Property listings: price on application deemed unlawful

National Trading Standards Estate and Letting Agency Team (NTSELAT) and the Competition and Markets Authority (CMA), have stated that the use of ‘POA’ or ‘price on application’ in property listings contravenes consumer protection legislation.

NTSELAT’s was asked by the industry to provide a view on the use of POA as part of their ongoing process to improve the disclosure of material information on property listings.

The use of ‘POA’ in relation to a listing on a property portal or an agent's website is likely to be misleading as it withholds or in some cases masks the asking price from consumers. A property’s price is information which the average consumer needs in order to make an informed transactional decision, i.e. make an enquiry about the property, conduct further research or arrange a viewing.

With support from Propertymark and other industry leaders, NTSELAT has kicked off a three-phase project which has been developed in response to defining what constitutes material information for property listings.

21 Feb 2022
Material information for property listings rules updated

Under newly announced rules by the National Trading Standards Estate and Letting Agency Team (NTSELAT), a property's council tax band or rate, price and tenure (for sales) must now be included on all property listings by the end of May 2022.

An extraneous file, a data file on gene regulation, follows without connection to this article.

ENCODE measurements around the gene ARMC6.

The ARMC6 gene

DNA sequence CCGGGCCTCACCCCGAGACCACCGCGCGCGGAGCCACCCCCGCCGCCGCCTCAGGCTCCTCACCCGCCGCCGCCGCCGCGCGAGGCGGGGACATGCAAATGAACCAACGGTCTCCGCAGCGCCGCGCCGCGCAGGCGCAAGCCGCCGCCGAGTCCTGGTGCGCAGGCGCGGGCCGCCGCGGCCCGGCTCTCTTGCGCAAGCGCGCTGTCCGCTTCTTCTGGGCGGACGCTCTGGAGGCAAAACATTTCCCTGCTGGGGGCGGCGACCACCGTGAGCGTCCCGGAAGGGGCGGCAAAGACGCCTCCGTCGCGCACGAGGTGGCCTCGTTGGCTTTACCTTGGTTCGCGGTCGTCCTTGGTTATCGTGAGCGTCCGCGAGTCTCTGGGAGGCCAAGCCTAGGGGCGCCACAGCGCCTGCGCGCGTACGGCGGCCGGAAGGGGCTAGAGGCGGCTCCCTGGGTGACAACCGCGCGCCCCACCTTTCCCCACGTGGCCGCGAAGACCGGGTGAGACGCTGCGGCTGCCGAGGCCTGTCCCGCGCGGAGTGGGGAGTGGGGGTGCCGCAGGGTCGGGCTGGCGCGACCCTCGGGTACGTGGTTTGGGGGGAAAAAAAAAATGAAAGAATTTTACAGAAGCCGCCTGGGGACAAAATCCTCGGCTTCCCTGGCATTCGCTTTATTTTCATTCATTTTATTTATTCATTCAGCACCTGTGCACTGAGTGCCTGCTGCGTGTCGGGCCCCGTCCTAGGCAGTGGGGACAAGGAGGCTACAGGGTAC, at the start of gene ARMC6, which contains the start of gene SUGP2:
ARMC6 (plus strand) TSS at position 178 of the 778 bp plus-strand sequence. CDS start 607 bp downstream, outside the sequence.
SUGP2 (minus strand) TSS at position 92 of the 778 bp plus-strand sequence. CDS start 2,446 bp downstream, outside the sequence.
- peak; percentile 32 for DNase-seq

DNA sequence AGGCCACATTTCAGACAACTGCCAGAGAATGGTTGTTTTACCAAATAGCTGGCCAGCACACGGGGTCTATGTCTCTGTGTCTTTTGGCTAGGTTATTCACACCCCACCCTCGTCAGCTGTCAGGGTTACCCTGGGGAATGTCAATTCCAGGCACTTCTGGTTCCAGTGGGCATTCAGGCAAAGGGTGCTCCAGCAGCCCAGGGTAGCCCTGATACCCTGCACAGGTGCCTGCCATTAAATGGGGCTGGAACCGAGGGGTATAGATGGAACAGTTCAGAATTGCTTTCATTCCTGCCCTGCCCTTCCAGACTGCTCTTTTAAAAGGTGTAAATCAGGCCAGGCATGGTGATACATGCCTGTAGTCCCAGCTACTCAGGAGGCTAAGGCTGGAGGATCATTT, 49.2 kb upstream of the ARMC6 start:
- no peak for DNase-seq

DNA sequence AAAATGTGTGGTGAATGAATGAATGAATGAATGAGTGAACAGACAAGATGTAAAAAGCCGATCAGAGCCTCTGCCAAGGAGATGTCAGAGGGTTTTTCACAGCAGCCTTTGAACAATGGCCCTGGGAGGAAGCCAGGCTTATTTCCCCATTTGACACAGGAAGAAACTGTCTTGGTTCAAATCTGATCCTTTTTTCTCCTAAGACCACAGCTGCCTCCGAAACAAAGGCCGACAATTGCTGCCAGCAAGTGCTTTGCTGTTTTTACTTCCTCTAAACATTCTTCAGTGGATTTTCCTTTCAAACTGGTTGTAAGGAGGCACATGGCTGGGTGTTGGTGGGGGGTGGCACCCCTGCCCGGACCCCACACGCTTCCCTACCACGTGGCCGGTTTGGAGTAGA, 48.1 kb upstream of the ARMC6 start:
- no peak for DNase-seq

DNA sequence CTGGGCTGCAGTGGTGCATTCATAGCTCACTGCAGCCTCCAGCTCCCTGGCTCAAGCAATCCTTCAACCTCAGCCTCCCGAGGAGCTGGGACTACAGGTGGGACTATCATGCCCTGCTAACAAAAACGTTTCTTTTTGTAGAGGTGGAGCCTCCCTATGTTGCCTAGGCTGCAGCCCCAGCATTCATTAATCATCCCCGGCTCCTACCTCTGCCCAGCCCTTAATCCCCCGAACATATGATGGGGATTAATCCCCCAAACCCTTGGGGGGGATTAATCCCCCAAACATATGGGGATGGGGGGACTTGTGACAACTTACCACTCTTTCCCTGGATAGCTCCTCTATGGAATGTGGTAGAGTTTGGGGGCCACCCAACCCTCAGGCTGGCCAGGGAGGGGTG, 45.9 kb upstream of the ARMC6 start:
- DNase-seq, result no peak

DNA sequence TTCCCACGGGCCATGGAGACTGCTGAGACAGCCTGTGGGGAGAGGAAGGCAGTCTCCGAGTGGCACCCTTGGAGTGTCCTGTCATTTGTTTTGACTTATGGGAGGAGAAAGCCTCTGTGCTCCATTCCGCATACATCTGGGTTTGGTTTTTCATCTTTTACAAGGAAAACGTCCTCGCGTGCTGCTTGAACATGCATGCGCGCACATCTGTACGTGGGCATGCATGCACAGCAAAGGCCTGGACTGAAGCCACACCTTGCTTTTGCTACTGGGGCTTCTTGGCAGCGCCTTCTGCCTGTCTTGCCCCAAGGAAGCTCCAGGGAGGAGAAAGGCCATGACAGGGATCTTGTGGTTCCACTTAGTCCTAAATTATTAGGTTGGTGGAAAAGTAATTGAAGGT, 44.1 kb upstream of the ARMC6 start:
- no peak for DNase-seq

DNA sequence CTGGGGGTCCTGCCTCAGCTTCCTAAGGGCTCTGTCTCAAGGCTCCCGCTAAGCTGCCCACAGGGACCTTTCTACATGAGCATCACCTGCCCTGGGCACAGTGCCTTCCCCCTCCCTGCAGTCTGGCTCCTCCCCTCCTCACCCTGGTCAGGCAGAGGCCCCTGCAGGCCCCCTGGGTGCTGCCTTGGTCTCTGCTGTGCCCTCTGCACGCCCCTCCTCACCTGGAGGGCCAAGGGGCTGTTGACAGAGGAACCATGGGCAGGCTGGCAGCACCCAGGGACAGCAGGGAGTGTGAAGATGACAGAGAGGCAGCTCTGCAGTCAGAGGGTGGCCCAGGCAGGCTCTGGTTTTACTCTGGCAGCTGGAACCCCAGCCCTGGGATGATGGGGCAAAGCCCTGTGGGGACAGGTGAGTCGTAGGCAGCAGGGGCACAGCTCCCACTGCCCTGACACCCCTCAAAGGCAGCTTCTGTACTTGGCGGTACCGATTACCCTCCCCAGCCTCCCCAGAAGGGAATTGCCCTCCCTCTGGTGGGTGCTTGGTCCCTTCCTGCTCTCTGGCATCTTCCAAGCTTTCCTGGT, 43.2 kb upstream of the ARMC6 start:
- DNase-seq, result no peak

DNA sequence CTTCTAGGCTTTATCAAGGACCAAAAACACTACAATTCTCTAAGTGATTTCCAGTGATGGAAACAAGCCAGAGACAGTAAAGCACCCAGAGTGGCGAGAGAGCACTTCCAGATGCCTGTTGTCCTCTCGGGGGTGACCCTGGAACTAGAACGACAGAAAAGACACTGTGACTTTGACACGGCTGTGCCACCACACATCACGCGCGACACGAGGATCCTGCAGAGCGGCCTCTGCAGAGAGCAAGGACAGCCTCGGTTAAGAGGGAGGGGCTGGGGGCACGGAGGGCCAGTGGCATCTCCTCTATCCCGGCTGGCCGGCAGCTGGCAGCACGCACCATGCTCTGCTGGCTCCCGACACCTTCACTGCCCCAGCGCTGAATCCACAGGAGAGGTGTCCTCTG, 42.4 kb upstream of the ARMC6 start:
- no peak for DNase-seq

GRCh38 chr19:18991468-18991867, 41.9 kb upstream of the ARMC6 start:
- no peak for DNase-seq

The use of ‘POA’ is a tried and tested method of marketing by agents in very specific and appropriate circumstances; for example when there may be no comparable property on the market or if a vendor prefers an element of discretion about its value.

Trading Standards has taken the view that it’s confusing for consumers and in updating its guidance it is giving clarity for agents, buyers and sellers. This is another step forward in bringing into line the material information that all agents must provide when the new properties come to the sales and lettings market.

Nathan Emerson CEO | Propertymark
I am pleased to be able to set out a clear position that the use of ‘POA’ or ‘price on application’ in property listings is unlawful. We have considered this issue carefully and I am grateful to colleagues, the CMA and legal experts for their input. We hope this clarity will be helpful for property portals and agents as they prepare their listings going forward. This position will now form part of our general industry advice and guidance.
James Munro Senior Manager | NTSELAT